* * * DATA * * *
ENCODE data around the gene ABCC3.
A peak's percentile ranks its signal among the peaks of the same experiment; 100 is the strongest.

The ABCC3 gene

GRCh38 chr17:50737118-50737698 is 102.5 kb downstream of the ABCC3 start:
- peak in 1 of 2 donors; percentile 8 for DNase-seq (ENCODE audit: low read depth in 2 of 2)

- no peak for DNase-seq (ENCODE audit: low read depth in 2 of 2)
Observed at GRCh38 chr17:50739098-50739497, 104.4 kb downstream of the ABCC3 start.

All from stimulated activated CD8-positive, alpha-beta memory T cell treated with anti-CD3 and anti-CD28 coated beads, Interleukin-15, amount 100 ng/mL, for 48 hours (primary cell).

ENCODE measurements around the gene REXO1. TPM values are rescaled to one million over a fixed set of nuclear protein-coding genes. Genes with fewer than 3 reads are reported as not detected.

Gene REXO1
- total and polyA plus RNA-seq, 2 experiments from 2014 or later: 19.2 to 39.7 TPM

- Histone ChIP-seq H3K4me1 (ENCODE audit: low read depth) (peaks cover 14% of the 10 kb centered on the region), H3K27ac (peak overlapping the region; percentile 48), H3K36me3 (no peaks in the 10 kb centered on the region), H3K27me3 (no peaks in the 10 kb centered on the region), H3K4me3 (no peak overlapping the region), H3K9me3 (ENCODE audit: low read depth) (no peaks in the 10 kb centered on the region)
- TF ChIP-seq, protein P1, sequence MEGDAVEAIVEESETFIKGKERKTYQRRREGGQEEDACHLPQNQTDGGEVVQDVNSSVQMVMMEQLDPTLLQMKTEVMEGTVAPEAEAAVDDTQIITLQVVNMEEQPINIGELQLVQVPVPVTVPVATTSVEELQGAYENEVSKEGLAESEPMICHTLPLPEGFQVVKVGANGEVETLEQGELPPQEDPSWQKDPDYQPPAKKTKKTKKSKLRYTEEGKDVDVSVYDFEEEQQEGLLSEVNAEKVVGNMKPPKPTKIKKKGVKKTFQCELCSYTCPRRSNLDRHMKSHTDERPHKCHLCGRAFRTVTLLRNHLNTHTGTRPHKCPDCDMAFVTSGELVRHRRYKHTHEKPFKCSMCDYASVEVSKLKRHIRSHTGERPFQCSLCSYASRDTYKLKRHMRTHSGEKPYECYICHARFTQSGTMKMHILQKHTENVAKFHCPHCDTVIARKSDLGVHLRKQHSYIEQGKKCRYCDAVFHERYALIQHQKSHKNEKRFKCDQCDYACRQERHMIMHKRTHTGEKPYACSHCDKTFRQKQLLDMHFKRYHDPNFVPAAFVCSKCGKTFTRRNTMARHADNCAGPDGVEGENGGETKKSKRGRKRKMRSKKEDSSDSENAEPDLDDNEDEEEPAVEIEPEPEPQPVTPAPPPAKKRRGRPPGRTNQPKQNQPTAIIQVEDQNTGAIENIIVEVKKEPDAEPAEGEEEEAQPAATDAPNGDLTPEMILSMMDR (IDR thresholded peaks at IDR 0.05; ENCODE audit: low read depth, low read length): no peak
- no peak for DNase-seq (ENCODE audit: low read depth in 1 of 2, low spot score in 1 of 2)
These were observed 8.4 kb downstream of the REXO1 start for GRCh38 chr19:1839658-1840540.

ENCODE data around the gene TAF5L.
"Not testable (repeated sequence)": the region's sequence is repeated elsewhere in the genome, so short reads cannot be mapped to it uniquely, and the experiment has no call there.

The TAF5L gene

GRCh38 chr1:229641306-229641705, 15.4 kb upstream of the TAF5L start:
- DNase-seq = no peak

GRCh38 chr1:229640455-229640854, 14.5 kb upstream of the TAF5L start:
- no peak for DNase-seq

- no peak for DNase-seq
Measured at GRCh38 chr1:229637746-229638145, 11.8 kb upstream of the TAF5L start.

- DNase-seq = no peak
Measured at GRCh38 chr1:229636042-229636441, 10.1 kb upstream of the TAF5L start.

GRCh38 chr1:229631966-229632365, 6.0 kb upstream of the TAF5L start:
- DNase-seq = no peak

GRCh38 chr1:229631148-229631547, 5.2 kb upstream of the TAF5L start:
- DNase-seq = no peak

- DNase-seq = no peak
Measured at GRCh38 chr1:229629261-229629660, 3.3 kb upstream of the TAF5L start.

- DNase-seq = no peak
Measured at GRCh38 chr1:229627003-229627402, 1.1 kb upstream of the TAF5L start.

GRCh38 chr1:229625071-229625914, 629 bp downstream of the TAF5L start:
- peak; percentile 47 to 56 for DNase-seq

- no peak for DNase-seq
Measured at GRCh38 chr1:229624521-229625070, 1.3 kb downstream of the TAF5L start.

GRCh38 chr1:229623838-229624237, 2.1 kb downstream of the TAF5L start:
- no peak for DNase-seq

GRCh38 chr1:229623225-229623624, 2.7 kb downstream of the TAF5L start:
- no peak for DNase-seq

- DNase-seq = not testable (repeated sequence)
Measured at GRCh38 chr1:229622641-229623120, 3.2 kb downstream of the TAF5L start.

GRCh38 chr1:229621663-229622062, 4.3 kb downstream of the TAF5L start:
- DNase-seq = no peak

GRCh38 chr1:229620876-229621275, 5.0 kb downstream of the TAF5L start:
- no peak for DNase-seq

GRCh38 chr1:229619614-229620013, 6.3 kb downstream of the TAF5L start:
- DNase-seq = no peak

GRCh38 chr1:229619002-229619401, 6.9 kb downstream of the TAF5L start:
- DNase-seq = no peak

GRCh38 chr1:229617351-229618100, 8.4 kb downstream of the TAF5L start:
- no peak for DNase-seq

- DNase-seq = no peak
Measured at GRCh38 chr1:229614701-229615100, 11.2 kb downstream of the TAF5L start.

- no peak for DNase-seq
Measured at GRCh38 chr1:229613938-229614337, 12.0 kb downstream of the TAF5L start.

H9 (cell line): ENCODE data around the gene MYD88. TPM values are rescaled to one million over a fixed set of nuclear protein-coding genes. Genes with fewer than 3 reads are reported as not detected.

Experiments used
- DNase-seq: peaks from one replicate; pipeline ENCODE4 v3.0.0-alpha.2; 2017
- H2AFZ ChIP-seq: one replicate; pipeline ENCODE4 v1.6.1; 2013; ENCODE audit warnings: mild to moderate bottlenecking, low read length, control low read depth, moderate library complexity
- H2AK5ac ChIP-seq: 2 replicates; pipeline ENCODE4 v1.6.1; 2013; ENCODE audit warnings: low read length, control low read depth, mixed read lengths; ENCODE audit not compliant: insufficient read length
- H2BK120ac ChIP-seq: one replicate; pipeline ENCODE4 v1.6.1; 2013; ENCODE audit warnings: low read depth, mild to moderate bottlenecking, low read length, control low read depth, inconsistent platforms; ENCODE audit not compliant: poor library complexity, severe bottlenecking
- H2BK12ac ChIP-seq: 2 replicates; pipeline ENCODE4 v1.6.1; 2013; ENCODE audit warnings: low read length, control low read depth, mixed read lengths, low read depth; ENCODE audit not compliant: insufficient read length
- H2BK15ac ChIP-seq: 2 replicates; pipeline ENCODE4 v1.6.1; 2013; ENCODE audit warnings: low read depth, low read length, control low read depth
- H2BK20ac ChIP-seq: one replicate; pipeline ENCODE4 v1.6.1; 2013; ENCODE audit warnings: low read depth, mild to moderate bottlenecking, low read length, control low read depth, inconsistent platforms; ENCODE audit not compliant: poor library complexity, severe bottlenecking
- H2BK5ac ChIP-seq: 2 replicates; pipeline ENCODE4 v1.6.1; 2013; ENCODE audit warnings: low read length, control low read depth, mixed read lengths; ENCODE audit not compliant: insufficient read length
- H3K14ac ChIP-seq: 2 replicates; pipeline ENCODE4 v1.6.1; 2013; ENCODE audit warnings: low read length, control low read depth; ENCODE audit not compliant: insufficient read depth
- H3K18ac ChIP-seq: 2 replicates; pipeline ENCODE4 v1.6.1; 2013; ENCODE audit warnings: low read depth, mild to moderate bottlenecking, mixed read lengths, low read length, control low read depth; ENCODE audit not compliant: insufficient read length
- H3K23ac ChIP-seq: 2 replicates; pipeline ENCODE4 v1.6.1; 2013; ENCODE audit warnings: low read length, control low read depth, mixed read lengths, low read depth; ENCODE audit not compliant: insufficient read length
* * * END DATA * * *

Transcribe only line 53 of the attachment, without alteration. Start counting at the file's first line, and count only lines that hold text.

GRCh38 chr1:229617351-229618100, 8.4 kb downstream of the TAF5L start: